Family Workshop Talli Printmaking
Family Workshop: Talli Printmaking on Tote Bags
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On the 25th of September, 2022, Jameel Arts Centre is organising a family workshop dedicated to Talli printmaking. The workshop, which is developed by Irthi Contemporary Crafts Council, will take place at Project Space. It will start at 11:00 am and end at 1:00 pm. 

The event is free of charge and suitable for all ages. No prior art experience is required. All materials and equipment will be provided by Jameel Arts Centre.

In this workshop, participants will have an opportunity to explore the Emirati Craft of Talli, a textile handicraft which features bright colours. Talli involves twisting and braiding different strands of thread together; thus, long narrow strips of textile with elaborate patterns are created. During the workshop, guided by curator Amal Farouq Ismail, participants will learn about the cultural heritage of this craft that’s been passed down from mother to daughter for generations.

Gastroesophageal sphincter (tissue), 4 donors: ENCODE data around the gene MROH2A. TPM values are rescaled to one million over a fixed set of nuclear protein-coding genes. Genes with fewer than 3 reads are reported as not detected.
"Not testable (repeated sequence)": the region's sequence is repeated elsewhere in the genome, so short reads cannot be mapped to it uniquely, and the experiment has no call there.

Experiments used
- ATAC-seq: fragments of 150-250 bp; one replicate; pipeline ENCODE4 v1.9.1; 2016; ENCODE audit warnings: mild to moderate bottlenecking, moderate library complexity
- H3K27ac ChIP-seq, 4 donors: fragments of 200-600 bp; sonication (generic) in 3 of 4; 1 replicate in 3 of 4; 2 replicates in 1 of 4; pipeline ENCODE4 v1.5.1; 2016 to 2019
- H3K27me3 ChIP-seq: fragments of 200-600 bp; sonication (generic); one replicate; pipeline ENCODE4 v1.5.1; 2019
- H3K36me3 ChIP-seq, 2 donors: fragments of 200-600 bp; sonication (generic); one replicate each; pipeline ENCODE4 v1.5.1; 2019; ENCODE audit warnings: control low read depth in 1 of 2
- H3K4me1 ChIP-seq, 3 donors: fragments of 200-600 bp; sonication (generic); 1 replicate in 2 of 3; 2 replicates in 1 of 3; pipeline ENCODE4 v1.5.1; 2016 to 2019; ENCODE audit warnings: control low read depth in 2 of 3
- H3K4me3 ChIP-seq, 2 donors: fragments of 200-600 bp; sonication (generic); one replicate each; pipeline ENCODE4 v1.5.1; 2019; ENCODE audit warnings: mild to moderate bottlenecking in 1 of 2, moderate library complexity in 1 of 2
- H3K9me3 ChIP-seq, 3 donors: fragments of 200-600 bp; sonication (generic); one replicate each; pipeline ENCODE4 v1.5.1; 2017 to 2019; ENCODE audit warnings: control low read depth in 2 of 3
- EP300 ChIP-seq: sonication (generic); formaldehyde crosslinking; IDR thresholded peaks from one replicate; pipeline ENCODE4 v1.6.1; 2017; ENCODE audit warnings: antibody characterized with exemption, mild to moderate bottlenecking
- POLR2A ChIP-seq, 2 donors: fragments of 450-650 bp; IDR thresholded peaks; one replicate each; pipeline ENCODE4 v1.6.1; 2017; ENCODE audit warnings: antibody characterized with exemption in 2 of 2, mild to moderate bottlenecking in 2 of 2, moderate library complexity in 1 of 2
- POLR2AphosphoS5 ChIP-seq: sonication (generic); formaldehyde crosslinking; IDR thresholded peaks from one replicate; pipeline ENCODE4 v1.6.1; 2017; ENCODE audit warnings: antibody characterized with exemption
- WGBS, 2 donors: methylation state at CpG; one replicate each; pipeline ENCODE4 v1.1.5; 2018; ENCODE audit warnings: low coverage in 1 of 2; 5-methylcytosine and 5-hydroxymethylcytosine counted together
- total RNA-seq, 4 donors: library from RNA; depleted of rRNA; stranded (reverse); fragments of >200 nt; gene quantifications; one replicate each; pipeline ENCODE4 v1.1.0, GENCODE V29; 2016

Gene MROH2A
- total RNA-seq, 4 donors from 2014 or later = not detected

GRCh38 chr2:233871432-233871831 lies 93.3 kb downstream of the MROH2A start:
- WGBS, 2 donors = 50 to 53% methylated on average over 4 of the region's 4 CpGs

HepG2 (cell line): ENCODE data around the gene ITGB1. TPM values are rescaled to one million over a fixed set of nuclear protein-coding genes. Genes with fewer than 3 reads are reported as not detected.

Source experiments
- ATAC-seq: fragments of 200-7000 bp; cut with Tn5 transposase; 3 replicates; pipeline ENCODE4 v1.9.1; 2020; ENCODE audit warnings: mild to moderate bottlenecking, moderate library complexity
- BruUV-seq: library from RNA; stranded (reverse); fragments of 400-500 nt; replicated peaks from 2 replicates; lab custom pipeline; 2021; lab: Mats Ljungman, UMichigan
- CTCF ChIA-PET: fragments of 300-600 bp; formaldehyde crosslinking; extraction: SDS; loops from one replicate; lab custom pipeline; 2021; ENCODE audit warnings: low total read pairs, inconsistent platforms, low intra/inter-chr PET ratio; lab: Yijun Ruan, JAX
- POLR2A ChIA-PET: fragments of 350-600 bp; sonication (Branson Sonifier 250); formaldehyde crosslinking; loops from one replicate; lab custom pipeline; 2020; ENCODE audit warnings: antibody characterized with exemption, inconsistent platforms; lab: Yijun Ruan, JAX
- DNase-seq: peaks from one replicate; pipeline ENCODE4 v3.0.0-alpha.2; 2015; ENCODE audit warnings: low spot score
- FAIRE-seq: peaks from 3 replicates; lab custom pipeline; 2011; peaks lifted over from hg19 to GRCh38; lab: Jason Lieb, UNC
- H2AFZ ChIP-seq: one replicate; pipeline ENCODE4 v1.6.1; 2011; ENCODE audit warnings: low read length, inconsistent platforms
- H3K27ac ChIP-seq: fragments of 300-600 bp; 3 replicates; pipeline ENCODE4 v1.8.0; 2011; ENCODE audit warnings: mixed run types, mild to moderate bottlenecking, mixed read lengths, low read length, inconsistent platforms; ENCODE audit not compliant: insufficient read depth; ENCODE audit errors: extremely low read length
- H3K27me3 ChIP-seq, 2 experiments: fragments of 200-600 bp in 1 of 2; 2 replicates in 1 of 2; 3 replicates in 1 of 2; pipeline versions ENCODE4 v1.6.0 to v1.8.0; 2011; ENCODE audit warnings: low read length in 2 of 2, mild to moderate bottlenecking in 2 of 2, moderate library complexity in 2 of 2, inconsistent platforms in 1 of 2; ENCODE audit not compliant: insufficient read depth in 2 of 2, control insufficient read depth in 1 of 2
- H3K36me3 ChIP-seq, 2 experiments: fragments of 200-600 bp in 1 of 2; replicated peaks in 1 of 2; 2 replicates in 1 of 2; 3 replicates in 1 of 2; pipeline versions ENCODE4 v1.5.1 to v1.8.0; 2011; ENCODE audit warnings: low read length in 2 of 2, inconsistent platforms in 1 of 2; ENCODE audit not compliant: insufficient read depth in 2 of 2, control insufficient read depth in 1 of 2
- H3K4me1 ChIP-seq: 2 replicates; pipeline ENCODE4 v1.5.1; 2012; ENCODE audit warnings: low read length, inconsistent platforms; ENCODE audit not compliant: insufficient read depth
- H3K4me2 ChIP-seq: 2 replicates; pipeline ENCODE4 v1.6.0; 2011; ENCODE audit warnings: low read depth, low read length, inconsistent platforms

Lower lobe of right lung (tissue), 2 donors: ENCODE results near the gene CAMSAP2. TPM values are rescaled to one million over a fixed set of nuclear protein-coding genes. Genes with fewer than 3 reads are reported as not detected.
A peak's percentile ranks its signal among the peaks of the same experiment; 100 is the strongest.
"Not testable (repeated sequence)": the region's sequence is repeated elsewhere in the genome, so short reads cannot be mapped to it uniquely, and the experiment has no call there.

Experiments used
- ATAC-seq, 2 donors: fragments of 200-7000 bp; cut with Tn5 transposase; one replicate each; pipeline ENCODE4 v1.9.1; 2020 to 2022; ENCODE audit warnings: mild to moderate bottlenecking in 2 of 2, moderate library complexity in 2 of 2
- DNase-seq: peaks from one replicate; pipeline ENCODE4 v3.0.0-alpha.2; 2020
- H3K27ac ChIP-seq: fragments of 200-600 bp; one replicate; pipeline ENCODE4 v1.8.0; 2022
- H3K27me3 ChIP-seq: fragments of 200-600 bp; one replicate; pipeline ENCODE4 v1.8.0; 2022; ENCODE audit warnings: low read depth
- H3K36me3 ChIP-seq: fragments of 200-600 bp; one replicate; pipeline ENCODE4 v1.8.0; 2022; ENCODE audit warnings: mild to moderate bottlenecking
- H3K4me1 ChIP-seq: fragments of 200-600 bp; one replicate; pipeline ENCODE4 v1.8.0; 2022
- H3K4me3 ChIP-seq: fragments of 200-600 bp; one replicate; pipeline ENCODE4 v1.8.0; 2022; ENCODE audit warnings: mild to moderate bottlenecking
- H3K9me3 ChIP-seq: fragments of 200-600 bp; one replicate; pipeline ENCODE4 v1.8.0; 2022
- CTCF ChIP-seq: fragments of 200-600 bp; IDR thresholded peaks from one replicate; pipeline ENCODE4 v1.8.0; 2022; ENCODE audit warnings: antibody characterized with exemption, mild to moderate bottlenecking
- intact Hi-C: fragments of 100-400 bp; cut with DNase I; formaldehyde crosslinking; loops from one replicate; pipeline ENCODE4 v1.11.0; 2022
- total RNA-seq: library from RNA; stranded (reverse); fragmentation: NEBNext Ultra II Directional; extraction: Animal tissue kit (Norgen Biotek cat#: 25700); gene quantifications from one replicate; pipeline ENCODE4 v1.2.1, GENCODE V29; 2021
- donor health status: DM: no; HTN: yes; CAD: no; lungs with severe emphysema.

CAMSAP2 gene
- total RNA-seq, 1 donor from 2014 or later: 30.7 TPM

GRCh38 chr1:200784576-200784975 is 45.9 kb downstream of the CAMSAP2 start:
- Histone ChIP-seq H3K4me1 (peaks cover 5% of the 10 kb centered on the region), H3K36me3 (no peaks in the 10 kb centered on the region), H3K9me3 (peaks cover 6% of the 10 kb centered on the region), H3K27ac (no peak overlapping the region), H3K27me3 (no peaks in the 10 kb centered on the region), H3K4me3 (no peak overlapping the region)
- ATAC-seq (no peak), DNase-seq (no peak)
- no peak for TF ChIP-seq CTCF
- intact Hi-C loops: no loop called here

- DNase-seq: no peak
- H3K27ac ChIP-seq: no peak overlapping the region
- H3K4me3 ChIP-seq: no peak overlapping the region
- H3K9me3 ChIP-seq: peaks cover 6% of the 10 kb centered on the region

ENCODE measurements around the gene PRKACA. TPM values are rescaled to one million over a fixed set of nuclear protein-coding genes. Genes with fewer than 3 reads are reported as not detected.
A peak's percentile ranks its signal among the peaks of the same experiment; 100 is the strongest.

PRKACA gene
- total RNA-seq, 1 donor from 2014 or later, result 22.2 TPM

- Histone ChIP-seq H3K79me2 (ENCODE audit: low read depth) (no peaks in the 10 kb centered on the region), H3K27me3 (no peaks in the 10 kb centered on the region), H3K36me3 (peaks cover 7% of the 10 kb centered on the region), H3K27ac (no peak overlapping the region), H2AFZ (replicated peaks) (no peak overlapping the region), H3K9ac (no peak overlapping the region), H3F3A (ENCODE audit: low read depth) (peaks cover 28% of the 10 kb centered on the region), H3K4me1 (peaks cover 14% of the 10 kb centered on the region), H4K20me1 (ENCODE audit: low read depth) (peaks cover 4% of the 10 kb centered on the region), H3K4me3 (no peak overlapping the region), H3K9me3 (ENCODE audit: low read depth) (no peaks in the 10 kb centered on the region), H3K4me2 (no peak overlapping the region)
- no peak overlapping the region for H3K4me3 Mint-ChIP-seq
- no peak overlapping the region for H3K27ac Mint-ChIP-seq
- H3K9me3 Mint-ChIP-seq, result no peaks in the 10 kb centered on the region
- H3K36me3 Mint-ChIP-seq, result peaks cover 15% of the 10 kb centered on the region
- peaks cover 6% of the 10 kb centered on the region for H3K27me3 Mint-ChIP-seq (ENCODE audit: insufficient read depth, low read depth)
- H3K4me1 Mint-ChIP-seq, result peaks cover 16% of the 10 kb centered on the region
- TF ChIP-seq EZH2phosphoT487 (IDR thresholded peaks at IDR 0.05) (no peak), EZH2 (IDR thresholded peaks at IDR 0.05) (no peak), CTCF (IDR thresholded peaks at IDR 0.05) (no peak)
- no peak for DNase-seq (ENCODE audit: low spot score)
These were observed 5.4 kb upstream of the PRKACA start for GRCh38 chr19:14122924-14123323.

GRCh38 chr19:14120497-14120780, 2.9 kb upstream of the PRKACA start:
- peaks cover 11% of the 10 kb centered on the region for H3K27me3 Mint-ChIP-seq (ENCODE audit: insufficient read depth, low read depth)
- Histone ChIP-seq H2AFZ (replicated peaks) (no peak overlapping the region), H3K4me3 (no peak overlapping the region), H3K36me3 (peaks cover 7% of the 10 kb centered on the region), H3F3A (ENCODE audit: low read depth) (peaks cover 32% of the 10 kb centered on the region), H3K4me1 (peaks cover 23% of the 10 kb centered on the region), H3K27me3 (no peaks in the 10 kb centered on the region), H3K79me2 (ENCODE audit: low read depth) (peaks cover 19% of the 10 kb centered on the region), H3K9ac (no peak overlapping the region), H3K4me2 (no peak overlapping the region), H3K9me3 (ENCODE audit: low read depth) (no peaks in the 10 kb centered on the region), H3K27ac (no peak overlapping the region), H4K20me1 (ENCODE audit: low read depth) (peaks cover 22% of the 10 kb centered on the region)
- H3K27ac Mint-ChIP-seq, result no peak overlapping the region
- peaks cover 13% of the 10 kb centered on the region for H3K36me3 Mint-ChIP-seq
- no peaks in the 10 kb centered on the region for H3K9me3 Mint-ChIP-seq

Irthi reintroduces the traditional craft through its collection of specially designed hand-made stamps. Participants will immerse themselves in its different styles and patterns and learn how to print, design and decorate their own eco-friendly tote bag.

About Irthi Contemporary Crafts Council:

The Council’s main goal is to preserve and represent traditional and modern crafts across the MENASEA and Central Asia regions. Irthi Contemporary Crafts Council focuses on women’s empowerment: it develops new opportunities and delivers social development programmes and vocational training. 

About the curator:

Amal Farouq Ismail is the Skills Development and Programmes Senior Executive at Irthi Contemporary Crafts Council. He is passionate about engaging children and youth through activities that combine traditional and contemporary techniques. 

To get more information and register, please visit the official web page of the workshop.

You may also be interested in taking part in Drawing 101 Course at Tashkeel.

Besides, you might like our review of Iwan Maktabi’s Ode to Flying Carpets.